Recently, my department had it’s first-ever Safe Zones training. It’s a diversity program, available at many colleges and universities, that raises the issues faced by gender and sexual minority students. After attending the training, participants are issued “Safe Zone” stickers that they can put on their door, which allows faculty to open display that they are aware of and had training in issues that many LGBTQ students are uncomfortable bringing up. Every time I visit a university for a conference or to give a talk, it’s immediately on my radar and gives me a sense of whether the department has ever even had a passing thought about people like me.
Unfortunately, it’s uncommon to find science departments that have taken the training. This was the case at my current institution. In discussions with a faculty member higher up on the chain than I am, which as a post-doc is pretty much everyone, I convinced her to convince our department that we should really have this training. The department agreed, and the ball was set in motion.
I happened to have previously met the person on campus in charge of the local Safe Zones program, since I have a tendency to actively seek out other queer and queer-friendly folk, and we had become friends. Our department was to be their first training in a STEM department and I was asked to help provide some examples that could be made anonymous for the training. So we sat, and I chatted. I recalled the time that I participated in a summer REU program and happened to begin transitioning just after the REU but before applying to grad school, and when I mentioned this so that my REU adviser would put the correct name on my reference letters, he refused to write a letter and told me to never contact him again. I relayed the story of a friend of mine, a gay man at the top of his field who was driven from his institution because of the harassment he received. I chatted about what happens when you type in “gay physics” into Google and what pops up is page after page of people saying “Don’t ever talk about it, it will hurt your career.” I talked about the problem that exists for trans academics who change their name later in life, and how that affects our publication record and that we have to choose between outting ourselves on our CV or leaving off chunks of our research.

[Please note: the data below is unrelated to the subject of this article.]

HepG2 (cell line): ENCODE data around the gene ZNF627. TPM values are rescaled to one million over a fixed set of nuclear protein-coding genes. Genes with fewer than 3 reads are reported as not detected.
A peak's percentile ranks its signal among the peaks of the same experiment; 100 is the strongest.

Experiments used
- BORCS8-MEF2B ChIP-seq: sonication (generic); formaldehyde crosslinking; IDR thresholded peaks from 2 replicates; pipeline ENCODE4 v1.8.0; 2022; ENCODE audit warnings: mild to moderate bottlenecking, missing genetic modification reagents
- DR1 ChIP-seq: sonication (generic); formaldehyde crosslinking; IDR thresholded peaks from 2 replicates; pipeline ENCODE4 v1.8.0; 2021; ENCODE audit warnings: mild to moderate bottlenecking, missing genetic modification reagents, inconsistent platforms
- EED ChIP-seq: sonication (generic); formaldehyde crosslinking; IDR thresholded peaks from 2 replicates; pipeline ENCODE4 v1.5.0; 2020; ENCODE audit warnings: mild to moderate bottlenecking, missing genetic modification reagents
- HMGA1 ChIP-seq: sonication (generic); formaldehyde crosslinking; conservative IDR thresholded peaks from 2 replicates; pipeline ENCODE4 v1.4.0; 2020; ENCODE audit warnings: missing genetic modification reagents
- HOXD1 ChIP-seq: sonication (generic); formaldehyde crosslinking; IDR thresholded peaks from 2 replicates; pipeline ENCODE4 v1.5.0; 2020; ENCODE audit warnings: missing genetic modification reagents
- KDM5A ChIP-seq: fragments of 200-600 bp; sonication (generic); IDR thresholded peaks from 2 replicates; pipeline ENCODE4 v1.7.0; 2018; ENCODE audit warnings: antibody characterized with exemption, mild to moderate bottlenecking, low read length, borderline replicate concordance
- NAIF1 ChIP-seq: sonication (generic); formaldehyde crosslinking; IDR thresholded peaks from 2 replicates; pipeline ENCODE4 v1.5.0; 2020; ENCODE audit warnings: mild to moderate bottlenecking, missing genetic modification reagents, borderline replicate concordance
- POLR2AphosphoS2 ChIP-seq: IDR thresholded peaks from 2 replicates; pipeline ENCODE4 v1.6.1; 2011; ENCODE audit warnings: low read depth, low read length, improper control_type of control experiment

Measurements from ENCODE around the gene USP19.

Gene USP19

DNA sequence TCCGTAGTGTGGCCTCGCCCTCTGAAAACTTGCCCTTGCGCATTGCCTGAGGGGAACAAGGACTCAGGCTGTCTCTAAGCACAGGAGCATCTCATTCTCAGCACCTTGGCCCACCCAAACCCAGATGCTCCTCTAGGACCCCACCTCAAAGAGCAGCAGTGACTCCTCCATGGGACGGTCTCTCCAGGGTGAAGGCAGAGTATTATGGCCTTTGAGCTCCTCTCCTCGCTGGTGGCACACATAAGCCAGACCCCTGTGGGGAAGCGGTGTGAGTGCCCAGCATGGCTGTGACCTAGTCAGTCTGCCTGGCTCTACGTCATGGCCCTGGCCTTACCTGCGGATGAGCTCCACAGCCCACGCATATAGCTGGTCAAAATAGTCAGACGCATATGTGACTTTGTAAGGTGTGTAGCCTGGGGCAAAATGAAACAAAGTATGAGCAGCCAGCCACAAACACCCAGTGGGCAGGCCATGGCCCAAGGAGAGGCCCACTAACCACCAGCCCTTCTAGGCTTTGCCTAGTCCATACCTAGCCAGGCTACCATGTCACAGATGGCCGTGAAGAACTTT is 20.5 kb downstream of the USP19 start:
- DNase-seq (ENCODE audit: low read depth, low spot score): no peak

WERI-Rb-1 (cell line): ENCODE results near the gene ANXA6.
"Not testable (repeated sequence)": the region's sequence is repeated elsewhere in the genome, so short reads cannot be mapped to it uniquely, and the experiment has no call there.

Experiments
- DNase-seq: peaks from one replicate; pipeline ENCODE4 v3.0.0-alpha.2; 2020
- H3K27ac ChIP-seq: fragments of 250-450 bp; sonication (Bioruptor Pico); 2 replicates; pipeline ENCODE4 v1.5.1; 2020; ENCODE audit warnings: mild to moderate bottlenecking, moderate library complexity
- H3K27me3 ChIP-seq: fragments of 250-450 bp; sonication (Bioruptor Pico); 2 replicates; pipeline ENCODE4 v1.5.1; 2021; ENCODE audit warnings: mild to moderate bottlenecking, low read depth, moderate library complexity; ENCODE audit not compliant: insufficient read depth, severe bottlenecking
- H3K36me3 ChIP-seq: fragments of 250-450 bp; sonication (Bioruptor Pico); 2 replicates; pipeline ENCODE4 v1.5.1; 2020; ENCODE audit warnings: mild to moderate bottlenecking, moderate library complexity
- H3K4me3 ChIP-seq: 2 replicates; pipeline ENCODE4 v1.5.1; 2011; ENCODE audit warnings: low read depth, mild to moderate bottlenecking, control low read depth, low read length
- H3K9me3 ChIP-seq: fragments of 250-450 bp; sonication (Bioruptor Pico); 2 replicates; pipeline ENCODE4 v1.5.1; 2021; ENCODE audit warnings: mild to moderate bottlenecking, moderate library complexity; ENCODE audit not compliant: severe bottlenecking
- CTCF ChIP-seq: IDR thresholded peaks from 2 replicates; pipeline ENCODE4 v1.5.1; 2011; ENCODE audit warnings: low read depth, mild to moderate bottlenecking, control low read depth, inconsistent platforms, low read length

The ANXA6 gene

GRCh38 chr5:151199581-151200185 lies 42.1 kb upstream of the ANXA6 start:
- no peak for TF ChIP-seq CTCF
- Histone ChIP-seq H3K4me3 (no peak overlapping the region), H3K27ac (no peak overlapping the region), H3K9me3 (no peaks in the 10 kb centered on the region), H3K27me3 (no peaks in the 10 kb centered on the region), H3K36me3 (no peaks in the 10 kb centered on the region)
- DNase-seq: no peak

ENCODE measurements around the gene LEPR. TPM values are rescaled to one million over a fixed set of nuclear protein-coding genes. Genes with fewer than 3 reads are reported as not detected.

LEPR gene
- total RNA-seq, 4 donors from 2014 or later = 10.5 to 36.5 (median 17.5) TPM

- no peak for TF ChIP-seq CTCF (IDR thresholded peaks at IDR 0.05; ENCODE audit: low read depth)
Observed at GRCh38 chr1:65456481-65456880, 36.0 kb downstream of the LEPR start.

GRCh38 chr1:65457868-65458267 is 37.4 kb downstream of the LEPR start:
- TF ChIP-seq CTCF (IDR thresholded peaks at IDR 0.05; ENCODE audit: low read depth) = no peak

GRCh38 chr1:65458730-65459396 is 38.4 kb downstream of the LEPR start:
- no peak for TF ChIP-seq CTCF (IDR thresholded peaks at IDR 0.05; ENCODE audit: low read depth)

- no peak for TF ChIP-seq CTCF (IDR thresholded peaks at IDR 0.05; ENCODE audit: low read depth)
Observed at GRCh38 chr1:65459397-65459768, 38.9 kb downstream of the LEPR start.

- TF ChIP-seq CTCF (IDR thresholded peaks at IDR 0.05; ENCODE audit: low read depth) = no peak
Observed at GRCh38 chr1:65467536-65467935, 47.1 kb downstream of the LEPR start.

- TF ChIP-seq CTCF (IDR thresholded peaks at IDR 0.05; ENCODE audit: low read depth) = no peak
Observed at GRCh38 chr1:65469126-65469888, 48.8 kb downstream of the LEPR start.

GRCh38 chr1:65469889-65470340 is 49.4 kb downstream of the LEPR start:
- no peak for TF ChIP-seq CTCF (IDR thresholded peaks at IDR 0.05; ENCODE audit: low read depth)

And then the day of the training arrived, and it was one of the most draining and awkward experiences of my life. Of course I attended, since I had pushed for it to happen, and I got to hear all of my life experiences relayed in a hypothetical manner. There were group discussions on what happens if a trans student approaches you, about everything I experienced. “What resources would you give them?” it was asked, after handing out a piece of paper with a list of resources on it. “Obviously, this! See, our field is fine, there’s no problem here.” The paper of resources that I made. A sheet filled with resources that didn’t exist before a lonely queer student starting reaching out because she was struggling to keep her head afloat in a culture that said she shouldn’t exist and to shut up and never talk about it.
When the training ended, I just wanted to lock the door to my office and cry. The professor who organized the session came up to me afterwards, excited by how it went and wanted to know what I thought. What I told her is still true, that I’m glad that the training happened. That it was necessary and important, especially so the next set of LGBTQ students to come through our department don’t need to go through what I did. And that it was emotionally draining beyond words.